Bookworm Quirks: Books I Want to Read, but Do Not Want to Write

Books I Want to Read But Do Not Want to Write

There are several versions of quotes with the same message: If you can’t find the book you want to read, go write it.

And all around the world, there are resounding cries of “But I don’t wanna!” from readers that don’t like to write, aren’t good at it, or have no idea where to start.

Here are the books I would love to read but don’t want to write for a variety of reasons.

More Diverse Books

As a straight white blonde, it’s pretty easy for me to relate to 90% of YA protagonists, especially in the contemporary romance genre. But even I’m getting sick a bajillion ‘me’s! Give me more skin tones, shapes, sizes, orientations, lifestyles, interests, hobbies, dreams, strengths, weaknesses, plot lines! We aren’t all the same, so why do so many books tell the story of the same five girls? I don’t feel like it’s my place to write these stories, to use these voices for myself, so PLEASE tell me about your favorite diverse authors so I can support them and their voices!

Pirates Please!

Will I ever get sick of pirate stories? No. Never. But that is so much research and any research-heavy material scares me (I really hate feeling dumb and wrong, y’all.) so I shy away. I might get the courage to write a pirate book one day, but who knows? Certainly not me.

Mermaids!!

Same goes for mermaids! While there’s less reSEArch (get it?! Sea! Mermaids!) and more world-building, the same fears apply. Send me fun mermaid recs!

Books with Fun Hobbies

My favorites in the category are The Language of Flowers and A Vintage Affair. Any book that makes me want to learn more about an interest of the character’s is probably going to be a favorite. Give me the party planners, the florists, the photographers, the fashion designers, the actors, everything! Every creative endeavor. Just hook a girl up.

Sound off in the comments: What books do you want to read but not write? Do we have any in common? Do you have any recommendations to fill these voids on my shelf? Let me know!

Signature

Advertisements

Bookworm Quirks: Books are Confusing, or, Why I Need a Book Club All the Time

Books Are Confusing.png

For one semester in college, I was in a book club. It was new, and I was transferring. It was one of the best book experiences in my life. We only read two or three books, but I realized I knew so much more about books than I had thought. When people were there to discuss aspects of a novel, there were theories and concepts in my mind just waiting to come out. And I understood the books I read so clearly.

Recently, I’ve been reading or rereading a lot of books that I really want to discuss with a group. From the super diverse If You Could Be Mine to the slow moving but intense The Miniaturist, I’ve been trying to figure out how I feel about books by just reading and writing reviews. But it’s hard, y’all! There’s less back and forth, more waiting. And it was so nice to see ‘Book Club!’ in my planner.

On the other hand, I’m a speed reader. And waiting on others to finish a book just makes me feel sluggish. Or I’m in a reading slump and haven’t touched a book in over a month. So it’s struggle either way, I suppose. But who wouldn’t prefer to struggle with a group of like-minded bookworms rather than alone?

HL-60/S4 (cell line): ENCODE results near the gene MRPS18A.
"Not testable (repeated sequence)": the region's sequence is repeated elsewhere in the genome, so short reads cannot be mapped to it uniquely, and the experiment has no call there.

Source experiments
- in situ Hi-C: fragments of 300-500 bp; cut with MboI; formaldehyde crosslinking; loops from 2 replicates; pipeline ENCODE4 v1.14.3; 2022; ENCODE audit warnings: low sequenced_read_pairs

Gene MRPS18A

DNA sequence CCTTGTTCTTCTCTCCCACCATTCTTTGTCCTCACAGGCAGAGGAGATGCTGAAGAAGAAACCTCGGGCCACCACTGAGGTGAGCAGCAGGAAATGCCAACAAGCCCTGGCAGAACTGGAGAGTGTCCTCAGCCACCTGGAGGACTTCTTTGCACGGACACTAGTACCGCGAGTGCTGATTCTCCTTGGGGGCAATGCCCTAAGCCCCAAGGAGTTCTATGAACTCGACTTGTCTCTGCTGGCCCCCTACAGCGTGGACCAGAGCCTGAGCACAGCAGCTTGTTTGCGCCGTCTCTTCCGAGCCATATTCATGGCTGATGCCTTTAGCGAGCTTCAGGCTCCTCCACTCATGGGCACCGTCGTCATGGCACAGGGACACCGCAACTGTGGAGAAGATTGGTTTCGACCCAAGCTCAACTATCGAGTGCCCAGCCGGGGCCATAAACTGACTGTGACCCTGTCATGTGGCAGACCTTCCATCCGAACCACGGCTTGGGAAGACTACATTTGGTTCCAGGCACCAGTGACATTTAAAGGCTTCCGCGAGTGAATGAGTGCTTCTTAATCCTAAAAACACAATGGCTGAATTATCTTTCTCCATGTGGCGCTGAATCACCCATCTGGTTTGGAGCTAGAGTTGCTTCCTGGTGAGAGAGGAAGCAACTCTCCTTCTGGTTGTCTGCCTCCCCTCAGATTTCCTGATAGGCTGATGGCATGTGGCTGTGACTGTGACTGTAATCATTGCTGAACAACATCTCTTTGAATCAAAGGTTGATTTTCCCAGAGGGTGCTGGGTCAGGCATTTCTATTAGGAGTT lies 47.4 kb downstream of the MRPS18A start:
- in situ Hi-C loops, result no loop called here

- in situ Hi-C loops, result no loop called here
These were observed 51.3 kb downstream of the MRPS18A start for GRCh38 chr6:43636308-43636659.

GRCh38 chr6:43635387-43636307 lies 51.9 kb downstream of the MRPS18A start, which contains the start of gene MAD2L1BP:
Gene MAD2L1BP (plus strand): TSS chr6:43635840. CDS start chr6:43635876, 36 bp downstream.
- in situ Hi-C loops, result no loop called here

What do you think about book clubs? What books have you read recently that you needed to discuss? Sound off in the comments!

Signature

Bookworm Quirks: Crying Over Spilled Ink, or, How Books Emotionally Manipulate Me

Crying Over Spilled Ink

Many bookworms know the struggle of ‘the feels’, when a book makes you feel a lot of emotions, typically unhappy ones. Being a Highly Sensitive Person, I’m very subjective to emotional manipulation. So being a reader is a tough gig.

Some books are about tragic things, such as The Fault in Our Stars. Others hit me in ways they shouldn’t, like Off the Page and Between the Lines by Jodi Picoult and Samantha Van Leer. Others have intense scenes that have gorgeous wording or imagery, as seen in Just Listen and Keeping the Moon by Sarah Dessen.

In TFiOS, characters meet because of their poor health. From page one, we know this can only end in tears. In my case, when I read it in one sitting in the back of a car on a road trip, I had nine separate sobbing sessions. It hurt. You know in Shakespeare in Love, how Shakespeare wrote Romeo and Juliet to prove love could be portrayed on the stage? It felt like John Green wrote TFiOS to prove it would be accurately written. While Green is known for writing pretentious teenagers, these felt real. Like I could have known them from school or seen them at the movies. And that makes the ending hit so much harder. Anyone can get sick. Even people you know.

Have you ever seen that tumblr post that begs someone to write a novel where the main character falls in love with the reader? It’s already happened. Jodi Picoult teamed up with her daughter, Samantha Van Leer to create a duology about a prince stuck in a fairy tale and the reader who wants to help him escape. The second book deals with the falling out of their efforts. I don’t want to spoil anything, but it hit me so hard. I’m in a long distance relationship in which we only get to see each other once or twice a year. I was reading these books near the end of a visit to see him, and many of the feelings I was struggling with were reflected in the novel. I was crying and sobbing while he held me close, begging me to stop reading if I was so upset. But if I read it when he wasn’t there, who would comfort me? I still haven’t been able to reread the books since, even though they are among my all time favorites.